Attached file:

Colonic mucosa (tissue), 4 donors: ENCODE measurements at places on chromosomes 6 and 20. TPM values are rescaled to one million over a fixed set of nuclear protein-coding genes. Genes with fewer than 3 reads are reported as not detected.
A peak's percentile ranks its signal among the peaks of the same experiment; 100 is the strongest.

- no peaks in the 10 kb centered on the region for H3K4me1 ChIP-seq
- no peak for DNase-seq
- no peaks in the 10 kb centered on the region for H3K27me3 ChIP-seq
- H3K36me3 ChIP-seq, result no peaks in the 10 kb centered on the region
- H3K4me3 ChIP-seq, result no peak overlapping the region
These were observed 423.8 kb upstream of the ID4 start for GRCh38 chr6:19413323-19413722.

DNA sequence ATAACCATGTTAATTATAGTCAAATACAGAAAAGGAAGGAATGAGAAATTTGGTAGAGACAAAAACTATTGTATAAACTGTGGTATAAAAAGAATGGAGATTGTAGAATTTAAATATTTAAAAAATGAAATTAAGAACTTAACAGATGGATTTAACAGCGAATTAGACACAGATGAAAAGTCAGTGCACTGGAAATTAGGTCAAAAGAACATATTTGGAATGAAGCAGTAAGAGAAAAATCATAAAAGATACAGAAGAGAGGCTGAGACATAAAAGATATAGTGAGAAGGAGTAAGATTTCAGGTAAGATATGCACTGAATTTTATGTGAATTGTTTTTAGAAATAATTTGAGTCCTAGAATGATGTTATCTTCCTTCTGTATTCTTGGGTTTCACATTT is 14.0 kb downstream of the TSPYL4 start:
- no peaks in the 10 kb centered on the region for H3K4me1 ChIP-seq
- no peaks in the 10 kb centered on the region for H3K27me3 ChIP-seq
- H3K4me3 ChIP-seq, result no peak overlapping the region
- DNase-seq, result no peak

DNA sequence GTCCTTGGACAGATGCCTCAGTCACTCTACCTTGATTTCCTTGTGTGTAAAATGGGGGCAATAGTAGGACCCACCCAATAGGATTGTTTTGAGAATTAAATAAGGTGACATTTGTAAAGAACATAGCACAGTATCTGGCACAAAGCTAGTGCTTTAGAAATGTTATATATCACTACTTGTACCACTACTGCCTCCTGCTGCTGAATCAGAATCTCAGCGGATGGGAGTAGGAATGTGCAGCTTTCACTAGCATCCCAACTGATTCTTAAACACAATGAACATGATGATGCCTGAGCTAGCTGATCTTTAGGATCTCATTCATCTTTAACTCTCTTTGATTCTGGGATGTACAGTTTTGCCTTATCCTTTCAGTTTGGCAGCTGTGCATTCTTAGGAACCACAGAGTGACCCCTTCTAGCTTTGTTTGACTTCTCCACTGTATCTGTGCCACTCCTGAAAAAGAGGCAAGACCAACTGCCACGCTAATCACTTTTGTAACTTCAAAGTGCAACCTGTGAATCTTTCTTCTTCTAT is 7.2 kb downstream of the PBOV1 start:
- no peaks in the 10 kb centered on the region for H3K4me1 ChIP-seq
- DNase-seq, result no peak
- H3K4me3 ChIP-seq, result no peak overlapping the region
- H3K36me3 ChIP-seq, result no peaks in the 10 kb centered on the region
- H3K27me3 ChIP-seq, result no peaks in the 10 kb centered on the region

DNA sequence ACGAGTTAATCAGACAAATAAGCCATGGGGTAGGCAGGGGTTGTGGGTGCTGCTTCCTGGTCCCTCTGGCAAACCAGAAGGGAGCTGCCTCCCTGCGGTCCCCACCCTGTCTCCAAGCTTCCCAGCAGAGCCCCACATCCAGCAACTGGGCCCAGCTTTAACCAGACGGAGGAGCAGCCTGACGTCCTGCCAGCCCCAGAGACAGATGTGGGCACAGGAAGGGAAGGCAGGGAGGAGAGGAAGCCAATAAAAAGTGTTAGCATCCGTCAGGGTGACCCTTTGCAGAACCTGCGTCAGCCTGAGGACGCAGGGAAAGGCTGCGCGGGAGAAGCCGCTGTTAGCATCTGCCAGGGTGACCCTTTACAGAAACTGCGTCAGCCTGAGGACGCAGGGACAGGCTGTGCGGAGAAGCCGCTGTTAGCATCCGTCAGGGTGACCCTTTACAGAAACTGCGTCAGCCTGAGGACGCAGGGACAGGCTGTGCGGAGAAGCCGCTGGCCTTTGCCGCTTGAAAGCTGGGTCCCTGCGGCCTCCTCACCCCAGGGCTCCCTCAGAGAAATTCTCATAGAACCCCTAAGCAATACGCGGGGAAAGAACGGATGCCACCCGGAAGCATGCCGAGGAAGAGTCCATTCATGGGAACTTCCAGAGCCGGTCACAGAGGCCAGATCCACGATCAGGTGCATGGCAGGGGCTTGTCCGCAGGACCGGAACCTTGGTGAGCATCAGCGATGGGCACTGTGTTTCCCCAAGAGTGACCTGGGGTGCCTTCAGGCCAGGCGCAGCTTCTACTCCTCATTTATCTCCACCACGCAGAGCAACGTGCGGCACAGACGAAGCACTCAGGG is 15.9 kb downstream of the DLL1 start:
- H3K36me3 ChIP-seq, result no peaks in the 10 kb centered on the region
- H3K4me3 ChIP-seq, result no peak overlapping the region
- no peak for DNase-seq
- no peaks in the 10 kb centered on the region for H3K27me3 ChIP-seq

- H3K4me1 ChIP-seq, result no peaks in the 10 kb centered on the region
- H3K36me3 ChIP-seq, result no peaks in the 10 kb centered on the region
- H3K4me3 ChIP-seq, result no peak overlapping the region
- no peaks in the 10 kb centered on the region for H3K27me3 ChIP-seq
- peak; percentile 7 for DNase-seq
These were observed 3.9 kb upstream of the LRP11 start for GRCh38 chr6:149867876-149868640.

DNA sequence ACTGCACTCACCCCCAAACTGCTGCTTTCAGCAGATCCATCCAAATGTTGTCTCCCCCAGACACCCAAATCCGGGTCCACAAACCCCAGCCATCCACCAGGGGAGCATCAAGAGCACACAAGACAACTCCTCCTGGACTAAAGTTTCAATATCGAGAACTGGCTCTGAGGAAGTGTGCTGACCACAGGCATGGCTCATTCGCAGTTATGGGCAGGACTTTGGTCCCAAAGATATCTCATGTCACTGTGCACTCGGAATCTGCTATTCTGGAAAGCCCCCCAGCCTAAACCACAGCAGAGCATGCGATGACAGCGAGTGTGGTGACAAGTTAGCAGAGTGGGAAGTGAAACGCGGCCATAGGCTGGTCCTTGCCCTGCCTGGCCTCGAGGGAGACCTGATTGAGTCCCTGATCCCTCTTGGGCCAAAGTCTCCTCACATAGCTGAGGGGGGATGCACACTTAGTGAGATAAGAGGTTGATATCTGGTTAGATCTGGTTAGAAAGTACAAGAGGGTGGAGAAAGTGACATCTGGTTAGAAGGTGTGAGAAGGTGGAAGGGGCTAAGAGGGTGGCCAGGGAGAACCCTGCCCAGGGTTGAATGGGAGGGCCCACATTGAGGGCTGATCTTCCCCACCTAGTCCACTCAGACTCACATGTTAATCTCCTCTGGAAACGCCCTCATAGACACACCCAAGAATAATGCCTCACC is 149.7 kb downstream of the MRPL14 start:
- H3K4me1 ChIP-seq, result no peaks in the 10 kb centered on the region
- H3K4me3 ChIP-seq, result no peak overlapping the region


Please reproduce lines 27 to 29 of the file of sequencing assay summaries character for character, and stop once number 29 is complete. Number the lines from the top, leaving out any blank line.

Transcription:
- H3K4me3 ChIP-seq, result no peak overlapping the region
- no peaks in the 10 kb centered on the region for H3K27me3 ChIP-seq
- peak; percentile 7 for DNase-seq